As I got to the elevator, a man who I had not yet spoken with directly broke away from the group and joined me. As the doors closed, he said to me, “Don’t take this the wrong way, but I find you very interesting. Would you like to come back to my hotel room for coffee?” I politely declined and got off the elevator when it hit my floor.
A few days later, I was making a video about the trip and I decided to use that as an example of how not to behave at conferences if you want to make women feel safe and comfortable. After all, it seemed rather obvious to me that if your goal is to get sex or even just companionship, the very worst way to go about attaining that goal is to attend a conference, listen to a woman speak for 12 hours about how uncomfortable she is being sexualized at conferences, wait for her to express a desire to go to sleep, follow her into an isolated space, and then suggest she go back to your hotel room for “coffee,” which, by the way, is available at the hotel bar you just left.
What I said in my video, exactly, was, “Guys, don’t do that,” with a bit of a laugh and a shrug. What legions of angry atheists apparently heard was, “Guys, I won’t stop hating men until I get 2 million YouTube comments calling me a ‘cunt.’ ” The skeptics boldly rose to the imagined challenge.
Even Dawkins weighed in. He hadn’t said anything while sitting next to me in Dublin as I described the treatment I got, but a month later he left this sarcastic comment on a friend’s blog:
Dear Muslima
Stop whining, will you. Yes, yes, I know you had your genitals mutilated with a razor blade, and … yawn … don't tell me yet again, I know you aren't allowed to drive a car, and you can't leave the house without a male relative, and your husband is allowed to beat you, and you'll be stoned to death if you commit adultery. But stop whining, will you. Think of the suffering your poor American sisters have to put up with.
Only this week I heard of one, she calls herself Skep"chick", and do you know what happened to her? A man in a hotel elevator invited her back to his room for coffee. I am not exaggerating. He really did. He invited her back to his room for coffee. Of course she said no, and of course he didn't lay a finger on her, but even so …
And you, Muslima, think you have misogyny to complain about! For goodness sake grow up, or at least grow a thicker skin.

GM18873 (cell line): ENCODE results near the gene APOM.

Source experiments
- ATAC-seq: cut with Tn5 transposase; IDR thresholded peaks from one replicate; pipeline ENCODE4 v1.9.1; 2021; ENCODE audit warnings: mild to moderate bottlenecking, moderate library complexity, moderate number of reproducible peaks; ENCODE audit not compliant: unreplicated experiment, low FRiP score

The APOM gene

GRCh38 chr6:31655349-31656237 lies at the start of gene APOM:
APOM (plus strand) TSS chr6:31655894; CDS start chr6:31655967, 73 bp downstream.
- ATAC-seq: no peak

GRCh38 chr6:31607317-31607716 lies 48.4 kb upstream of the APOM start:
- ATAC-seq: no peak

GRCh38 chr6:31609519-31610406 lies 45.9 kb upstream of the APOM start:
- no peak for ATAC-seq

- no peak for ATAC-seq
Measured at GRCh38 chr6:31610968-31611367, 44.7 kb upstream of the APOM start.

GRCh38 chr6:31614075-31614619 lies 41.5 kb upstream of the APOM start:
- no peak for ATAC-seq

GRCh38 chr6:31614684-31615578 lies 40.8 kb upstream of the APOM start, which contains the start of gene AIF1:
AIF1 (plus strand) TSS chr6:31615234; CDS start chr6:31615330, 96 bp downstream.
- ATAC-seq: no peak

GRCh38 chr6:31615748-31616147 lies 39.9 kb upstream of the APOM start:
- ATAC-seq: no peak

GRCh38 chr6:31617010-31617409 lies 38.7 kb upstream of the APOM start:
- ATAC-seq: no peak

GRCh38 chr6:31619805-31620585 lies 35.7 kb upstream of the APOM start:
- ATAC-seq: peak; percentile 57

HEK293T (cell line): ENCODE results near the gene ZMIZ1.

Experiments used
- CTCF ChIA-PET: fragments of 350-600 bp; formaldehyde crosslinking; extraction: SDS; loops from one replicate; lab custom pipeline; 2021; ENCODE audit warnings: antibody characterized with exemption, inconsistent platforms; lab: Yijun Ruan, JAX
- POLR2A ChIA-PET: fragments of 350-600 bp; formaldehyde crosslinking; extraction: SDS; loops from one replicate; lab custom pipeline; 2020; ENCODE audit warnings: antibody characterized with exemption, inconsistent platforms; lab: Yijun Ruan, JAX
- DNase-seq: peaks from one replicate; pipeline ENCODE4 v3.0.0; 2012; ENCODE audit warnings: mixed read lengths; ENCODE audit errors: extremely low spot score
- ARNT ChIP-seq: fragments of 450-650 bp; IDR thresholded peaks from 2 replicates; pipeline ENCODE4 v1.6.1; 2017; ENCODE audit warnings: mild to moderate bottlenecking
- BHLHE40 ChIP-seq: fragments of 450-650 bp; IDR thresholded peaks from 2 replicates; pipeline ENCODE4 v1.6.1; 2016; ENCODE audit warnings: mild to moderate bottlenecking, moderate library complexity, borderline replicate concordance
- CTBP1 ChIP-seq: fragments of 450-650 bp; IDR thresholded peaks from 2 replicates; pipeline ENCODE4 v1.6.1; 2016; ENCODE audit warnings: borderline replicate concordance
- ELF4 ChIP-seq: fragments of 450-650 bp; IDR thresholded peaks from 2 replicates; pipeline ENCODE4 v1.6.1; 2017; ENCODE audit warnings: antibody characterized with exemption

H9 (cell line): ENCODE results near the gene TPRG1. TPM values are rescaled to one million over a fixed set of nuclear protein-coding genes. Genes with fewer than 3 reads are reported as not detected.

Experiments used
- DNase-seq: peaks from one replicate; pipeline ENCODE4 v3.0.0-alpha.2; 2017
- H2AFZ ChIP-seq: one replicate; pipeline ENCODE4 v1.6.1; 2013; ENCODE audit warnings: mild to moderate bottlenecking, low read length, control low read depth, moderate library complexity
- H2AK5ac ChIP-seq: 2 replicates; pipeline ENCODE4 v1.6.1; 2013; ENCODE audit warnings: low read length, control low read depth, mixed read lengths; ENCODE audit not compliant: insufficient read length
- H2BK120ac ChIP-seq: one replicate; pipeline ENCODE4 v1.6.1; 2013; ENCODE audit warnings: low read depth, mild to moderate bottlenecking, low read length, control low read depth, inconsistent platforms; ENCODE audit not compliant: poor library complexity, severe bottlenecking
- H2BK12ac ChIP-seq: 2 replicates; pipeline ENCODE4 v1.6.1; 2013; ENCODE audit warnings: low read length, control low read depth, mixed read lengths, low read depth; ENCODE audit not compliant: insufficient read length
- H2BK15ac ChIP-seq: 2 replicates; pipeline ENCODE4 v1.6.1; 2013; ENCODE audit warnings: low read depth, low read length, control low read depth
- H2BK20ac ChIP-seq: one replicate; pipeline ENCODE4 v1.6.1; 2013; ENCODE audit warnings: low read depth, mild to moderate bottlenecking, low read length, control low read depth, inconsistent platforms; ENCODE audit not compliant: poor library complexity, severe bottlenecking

Dawkins’ seal of approval only encouraged the haters. My YouTube page and many of my videos were flooded with rape “jokes,” threats, objectifying insults, and slurs. A few individuals sent me hundreds of messages, promising to never leave me alone. My Wikipedia page was vandalized. Graphic photos of dead bodies were posted to my Facebook page.
Les meir: 


Viðkomandi kjak og viðmerkingar millum ateistar kunnu lesast her:


Millum annað:
I learned mcuh about evolution from Richard Dawkins books. Also, he writes as if he believed in the equality of women in several places in his books. His behavior however suggests otherwise.I am grateful for the evolutionary knowledge, but he’s still an influential asshole who is now part of the problem.
I think Dawkins is a wonderful humans being, but far from perfect. Like so many cultural giants before him, he has deep flaws that have been laid bare. Kennedy was a womanizing bastard, but did help propel women’s rights. I’m not excusing any behavior, though. There is never any excuse to treat half the population as sex toys, no matter how much respect you have for such toys.
 I vehemently disagree with him on this issue, and many more I’m sure. He has disappointed me. If he refuses hear reason, then it is perhaps best he be removed from speaking lists and allowed to fade into myth. But despite these serious and rather ignorant tweets and statements, I don’t think he can be demoted from his incredible importance in bring atheism, freethought, and humanism to the height it is now. Despite his flaws, I respect most of his previous career.